Fallout New Vegas Review

I’ve spent the last week or so wandering across the post-apocalyptic expanse of the Mojave Wasteland, fighting off raiders, thieves, mutated insects, and radioactive monsters, all while double and triple-crossing the various armies, politicians, and power-hungry maniacs who populate (and are fighting for control of) the titular city of New Vegas. This is a game that I’ve already poured dozens of hours into, and judging by the amount of incomplete sidequests I have left to do and the vast swaths of unexplored territory still remaining on my map, I’m still probably going to have to pour dozens of more hours into this game before I’ve seen all of the content it has to offer.

And I can’t wait to explore more of the wasteland, but there’s just one big hurdle that’s preventing me from doing so: the bugs. No, I’m not referring to the radioactive, giant insects that populate the wilderness outside of New Vegas, I’m referring to the various glitches, lock-ups, and game-ending bugs that pop up on a regular basis while playing this game. Far more dangerous than any of the enemies stalking the wastes, the amount of bugs in this game will cause you to lose hours of progress, force you to re-do entire quests, and, if you’re anything like me, will probably cause you to toss your controller in frustration. I understand that a game of this epic size and scope is bound to have a few issues here and there, but sloppy programming pervades every aspect of New Vegas: save files will refuse to load, important items and characters (that are mandatory for progress in the game,) will just simply disappear and never respawn, and frequent crashes and freezes all combine to create what is perhaps the most unstable, buggy,and seemingly unfinished game to be released on any platform in this generation. The game is so rough and so broken that oftentimes it feels more like an early beta test rather than a supposedly finished, final retail product that they’re charging $60 for.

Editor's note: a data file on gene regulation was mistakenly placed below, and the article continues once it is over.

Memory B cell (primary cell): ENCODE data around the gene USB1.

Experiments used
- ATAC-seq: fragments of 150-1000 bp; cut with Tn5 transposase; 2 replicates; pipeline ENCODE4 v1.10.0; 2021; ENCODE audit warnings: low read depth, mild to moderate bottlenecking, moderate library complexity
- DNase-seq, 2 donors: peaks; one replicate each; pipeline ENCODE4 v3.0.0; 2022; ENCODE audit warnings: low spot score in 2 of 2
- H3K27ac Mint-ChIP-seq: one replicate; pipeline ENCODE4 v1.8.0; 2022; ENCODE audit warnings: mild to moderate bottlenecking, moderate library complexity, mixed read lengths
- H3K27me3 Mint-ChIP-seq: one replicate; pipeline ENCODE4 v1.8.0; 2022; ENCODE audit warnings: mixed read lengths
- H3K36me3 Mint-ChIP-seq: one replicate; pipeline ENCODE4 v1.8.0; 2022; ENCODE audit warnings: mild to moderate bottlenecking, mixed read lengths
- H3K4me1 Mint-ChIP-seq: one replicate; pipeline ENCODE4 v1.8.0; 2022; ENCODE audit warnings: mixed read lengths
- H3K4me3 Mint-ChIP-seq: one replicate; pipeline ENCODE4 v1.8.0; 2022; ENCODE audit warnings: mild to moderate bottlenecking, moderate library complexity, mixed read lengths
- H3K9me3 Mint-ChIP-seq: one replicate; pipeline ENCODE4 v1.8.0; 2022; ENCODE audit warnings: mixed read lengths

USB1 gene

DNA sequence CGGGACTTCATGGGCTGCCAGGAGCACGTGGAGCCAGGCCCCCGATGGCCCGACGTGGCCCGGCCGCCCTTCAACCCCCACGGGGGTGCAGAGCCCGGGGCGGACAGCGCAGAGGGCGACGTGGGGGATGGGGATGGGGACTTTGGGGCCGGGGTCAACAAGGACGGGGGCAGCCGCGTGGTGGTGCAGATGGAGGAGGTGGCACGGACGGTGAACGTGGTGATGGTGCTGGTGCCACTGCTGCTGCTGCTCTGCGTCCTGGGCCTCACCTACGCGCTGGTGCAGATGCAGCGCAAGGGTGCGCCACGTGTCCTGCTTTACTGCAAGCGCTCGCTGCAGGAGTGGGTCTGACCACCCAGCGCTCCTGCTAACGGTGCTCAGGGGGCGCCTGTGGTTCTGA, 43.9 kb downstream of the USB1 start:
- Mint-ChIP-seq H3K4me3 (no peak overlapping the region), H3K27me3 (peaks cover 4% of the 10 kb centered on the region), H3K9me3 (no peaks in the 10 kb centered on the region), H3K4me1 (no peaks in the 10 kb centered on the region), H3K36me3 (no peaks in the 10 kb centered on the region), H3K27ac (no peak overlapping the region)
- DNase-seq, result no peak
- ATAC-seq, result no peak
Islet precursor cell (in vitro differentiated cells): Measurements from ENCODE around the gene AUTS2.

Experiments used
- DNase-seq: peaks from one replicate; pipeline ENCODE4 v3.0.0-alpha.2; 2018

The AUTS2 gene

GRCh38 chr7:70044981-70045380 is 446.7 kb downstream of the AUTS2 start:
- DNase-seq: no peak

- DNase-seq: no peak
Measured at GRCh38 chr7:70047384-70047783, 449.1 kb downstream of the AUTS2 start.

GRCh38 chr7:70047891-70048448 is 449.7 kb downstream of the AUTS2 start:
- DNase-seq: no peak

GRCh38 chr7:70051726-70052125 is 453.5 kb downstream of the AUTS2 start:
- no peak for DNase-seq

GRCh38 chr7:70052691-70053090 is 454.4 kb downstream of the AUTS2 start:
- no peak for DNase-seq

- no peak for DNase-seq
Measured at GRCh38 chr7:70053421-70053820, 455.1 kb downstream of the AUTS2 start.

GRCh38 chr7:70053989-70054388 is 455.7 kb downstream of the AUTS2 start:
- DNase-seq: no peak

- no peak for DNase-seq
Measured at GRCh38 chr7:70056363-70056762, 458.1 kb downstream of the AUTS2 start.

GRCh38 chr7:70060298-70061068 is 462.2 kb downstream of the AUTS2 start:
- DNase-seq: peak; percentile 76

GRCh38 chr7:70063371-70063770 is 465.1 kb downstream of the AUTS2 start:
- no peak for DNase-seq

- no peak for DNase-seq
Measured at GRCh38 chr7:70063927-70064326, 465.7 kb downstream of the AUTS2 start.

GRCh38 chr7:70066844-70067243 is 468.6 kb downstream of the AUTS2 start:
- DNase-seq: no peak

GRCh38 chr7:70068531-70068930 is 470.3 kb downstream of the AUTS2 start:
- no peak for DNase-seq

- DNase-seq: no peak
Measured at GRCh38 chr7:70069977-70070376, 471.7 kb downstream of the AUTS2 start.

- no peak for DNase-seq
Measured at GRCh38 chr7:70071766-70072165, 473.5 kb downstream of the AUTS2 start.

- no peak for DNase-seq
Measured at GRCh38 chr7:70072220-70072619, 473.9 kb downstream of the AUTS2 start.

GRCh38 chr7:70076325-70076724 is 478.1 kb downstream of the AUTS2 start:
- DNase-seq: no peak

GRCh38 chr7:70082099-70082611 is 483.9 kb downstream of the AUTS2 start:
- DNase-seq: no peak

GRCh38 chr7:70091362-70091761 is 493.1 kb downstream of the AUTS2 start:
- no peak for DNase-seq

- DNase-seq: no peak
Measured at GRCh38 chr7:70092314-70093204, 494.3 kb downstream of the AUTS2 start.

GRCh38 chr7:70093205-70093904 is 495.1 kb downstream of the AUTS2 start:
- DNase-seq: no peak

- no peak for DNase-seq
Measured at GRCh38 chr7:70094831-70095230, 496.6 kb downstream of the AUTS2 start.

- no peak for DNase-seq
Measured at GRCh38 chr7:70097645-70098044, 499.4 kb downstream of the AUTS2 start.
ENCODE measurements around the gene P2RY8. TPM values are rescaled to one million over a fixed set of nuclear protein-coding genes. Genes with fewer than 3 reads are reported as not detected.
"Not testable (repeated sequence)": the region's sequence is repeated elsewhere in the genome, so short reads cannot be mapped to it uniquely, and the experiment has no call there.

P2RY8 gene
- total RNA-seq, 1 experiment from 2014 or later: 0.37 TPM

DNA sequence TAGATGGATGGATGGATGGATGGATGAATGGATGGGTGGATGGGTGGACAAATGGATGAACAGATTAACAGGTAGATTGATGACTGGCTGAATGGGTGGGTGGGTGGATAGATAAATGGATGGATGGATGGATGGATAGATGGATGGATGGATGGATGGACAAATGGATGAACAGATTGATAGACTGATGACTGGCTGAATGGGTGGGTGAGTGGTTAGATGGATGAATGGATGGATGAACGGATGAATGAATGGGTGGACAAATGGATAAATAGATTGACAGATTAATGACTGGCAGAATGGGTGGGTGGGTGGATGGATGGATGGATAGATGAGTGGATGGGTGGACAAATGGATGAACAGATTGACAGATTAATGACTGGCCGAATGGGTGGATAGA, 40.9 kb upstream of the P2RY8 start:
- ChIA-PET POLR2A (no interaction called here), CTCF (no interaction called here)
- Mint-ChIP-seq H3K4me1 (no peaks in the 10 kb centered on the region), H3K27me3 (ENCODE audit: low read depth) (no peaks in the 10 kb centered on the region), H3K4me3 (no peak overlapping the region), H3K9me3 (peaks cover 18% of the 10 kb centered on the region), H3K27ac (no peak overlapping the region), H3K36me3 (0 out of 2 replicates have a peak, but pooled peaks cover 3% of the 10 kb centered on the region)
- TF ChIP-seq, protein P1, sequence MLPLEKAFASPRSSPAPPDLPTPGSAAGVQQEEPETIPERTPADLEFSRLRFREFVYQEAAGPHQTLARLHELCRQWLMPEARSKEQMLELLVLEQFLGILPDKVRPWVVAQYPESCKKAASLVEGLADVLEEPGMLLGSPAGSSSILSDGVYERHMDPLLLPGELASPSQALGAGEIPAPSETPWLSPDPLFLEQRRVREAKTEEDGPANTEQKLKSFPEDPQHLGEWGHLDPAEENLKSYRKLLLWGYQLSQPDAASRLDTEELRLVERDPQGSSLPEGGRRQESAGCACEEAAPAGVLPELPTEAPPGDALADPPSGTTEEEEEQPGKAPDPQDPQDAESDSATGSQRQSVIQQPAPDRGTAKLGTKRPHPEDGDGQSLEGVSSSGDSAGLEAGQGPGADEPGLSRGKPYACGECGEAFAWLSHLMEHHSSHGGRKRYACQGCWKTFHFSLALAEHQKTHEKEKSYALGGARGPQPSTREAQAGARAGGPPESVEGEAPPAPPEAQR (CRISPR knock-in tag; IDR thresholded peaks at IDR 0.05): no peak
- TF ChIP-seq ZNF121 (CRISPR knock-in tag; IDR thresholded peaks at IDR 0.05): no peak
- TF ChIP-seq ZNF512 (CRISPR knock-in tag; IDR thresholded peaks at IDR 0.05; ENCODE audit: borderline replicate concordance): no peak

But despite the frustration (and believe me, you will get frustrated) of dealing with the game’s broken programming and the seeming absence of thorough bug-testing on the publisher’s part, I have for the most part enjoyed my time with New Vegas, because as ineptly as the game was programmed, its still one of the best written and designed role-playing experiences I’ve ever played. When the game decides to work properly, it’s brillaint; it’s deep, challenging, rewarding, and addictive, and it even manages to fix some of the problems associated with Western-style RPG’s.

First and foremost of those issues would be the level of challenge. Previous games in the series had a sort of backwards difficulty curve; they started off hard when your character was low level and lacked the skills necessary to fend off danger, with enemies capable of killing your character in a few hits, but as your character leveled up and gained more useful skills and more powerful equipment, the games became progressively easier as you neared the end. New Vegas still has this to some extent, but the beginning of the game is definitely better balanced than previous entries, as the game does a good job of easing you into wasteland rather than dropping you into the middle of it and expecting you to fend for yourself.